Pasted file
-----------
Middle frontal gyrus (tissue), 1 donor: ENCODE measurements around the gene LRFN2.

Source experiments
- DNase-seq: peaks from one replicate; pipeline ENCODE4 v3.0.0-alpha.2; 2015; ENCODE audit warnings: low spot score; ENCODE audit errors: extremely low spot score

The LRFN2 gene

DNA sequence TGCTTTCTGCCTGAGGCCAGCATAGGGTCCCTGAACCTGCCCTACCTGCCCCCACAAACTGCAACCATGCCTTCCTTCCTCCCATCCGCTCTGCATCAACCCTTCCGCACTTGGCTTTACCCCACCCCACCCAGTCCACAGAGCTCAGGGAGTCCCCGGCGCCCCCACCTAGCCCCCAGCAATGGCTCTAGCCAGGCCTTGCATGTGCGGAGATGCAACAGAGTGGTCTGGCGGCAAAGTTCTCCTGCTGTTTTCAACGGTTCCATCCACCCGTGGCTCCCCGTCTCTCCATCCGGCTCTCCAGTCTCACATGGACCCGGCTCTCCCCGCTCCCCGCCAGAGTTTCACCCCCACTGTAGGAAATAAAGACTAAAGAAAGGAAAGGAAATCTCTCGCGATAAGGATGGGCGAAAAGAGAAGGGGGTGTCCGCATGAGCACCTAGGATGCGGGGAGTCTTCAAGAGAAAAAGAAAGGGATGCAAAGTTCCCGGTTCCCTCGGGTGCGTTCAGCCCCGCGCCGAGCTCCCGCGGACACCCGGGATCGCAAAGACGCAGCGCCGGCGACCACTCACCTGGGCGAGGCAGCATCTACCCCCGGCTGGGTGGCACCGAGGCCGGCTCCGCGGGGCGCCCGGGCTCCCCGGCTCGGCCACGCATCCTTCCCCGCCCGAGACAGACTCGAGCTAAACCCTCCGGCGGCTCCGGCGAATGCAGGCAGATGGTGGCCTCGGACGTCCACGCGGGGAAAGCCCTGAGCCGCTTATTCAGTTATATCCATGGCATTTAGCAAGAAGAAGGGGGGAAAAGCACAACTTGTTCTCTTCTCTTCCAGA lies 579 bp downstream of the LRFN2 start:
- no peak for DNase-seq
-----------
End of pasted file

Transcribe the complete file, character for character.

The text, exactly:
Middle frontal gyrus (tissue), 1 donor: ENCODE measurements around the gene LRFN2.

Source experiments
- DNase-seq: peaks from one replicate; pipeline ENCODE4 v3.0.0-alpha.2; 2015; ENCODE audit warnings: low spot score; ENCODE audit errors: extremely low spot score

The LRFN2 gene

DNA sequence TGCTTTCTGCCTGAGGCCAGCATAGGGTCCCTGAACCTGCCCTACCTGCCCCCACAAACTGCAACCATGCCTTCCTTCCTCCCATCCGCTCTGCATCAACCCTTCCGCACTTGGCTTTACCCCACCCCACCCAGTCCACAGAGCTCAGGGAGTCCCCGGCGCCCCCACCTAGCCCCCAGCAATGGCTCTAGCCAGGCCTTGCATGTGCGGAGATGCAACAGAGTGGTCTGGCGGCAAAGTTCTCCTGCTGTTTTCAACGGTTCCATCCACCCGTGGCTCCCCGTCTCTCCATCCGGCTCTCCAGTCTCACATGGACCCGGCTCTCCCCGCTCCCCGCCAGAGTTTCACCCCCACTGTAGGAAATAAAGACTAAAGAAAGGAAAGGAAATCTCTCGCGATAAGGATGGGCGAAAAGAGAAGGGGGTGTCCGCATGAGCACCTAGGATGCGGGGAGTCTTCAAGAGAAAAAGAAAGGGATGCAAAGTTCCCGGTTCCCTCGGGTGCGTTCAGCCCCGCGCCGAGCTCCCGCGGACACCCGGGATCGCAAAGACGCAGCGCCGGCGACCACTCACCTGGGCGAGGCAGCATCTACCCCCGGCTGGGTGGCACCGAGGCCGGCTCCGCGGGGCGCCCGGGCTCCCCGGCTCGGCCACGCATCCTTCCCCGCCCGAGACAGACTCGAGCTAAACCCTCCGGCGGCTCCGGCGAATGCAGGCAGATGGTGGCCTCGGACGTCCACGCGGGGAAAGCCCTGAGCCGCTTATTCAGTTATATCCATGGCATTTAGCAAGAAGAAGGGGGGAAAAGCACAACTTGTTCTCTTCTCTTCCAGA lies 579 bp downstream of the LRFN2 start:
- no peak for DNase-seq